My early experiences were the old Atari VCS (2600) and VCS stood for video computer system. I was fascinated by the pixels and the idea of a TV being interactive.
I wanted control of the pixels.
Later, in school, I got to work on Apple ][ computers, and those just begged to be programmed. Gaming can initiate the desire, but so can a lot of other computer driven things these days.
It is not prep directly.
Indirectly, games can be prep. For a few friends and I, cracking copy protection got us into 6502 machine and later on, Assembly language. We would use the monitor to see what was going on. Reading the ROM listing told us a lot more.
BASIC is slow, and that too drove learning more. To get the real magic out of the old machines, one has to know stuff. We made games, played them and learned. Utility type programming was good too. One such program generated book reports with just a few picks and keyboard input.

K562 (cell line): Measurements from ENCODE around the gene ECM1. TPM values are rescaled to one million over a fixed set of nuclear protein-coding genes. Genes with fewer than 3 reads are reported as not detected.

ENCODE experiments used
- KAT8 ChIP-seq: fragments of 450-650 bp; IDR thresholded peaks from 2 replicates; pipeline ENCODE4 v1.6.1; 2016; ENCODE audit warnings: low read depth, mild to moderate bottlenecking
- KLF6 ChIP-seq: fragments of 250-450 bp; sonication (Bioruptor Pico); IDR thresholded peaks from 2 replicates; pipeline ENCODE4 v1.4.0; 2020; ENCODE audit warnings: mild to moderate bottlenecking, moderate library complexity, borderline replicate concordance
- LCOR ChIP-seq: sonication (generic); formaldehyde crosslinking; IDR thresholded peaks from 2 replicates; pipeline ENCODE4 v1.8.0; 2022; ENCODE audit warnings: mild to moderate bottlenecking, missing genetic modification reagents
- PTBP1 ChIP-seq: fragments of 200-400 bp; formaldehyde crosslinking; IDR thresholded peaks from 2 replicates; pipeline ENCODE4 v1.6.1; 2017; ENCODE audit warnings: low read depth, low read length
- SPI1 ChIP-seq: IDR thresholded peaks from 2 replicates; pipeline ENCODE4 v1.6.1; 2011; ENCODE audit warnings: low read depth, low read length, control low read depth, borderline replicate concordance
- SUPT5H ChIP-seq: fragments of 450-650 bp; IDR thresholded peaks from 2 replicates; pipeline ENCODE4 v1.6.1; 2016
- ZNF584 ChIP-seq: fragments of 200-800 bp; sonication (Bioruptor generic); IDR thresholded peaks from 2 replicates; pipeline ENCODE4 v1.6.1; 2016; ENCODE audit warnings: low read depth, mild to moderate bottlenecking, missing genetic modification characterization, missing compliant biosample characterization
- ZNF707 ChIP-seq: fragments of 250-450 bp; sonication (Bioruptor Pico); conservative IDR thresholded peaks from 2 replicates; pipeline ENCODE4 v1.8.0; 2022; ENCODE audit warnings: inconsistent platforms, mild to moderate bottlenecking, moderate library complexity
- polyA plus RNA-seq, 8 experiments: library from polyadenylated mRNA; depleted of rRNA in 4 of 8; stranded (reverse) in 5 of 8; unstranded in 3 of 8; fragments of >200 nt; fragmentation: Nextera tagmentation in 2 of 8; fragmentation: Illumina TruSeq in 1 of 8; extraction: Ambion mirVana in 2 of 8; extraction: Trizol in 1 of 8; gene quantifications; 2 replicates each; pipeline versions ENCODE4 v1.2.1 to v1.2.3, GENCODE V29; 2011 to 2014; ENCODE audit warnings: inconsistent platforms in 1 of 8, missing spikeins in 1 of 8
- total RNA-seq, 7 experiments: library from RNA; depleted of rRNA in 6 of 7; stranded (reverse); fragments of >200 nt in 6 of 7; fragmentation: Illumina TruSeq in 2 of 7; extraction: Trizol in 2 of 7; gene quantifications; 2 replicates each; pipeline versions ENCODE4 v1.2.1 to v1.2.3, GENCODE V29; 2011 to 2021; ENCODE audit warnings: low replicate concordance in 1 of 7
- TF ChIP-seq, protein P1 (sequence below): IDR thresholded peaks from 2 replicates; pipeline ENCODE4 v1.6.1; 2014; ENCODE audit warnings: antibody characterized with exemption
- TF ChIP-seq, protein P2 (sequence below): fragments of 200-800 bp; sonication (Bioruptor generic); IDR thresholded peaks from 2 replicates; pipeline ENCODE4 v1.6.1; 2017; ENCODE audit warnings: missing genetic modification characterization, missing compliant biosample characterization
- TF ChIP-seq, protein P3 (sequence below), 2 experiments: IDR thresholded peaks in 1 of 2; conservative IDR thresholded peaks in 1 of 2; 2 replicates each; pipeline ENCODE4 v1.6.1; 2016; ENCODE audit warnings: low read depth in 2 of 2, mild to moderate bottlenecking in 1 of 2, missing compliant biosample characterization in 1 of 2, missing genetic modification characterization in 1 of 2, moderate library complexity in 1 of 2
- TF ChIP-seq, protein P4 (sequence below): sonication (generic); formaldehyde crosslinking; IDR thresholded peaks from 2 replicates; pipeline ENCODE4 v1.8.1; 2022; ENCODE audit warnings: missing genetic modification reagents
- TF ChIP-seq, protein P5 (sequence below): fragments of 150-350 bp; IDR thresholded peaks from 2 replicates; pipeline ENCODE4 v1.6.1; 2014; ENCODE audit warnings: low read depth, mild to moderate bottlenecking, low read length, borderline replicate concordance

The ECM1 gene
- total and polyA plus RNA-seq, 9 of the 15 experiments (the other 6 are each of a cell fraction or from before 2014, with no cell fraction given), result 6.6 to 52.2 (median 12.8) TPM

Just playing, unless the game incorporates programming concepts, is not meaningful. The ability of games and other interactive things can spark the desire to build and control.
The latter leads to activities that do serve as prep.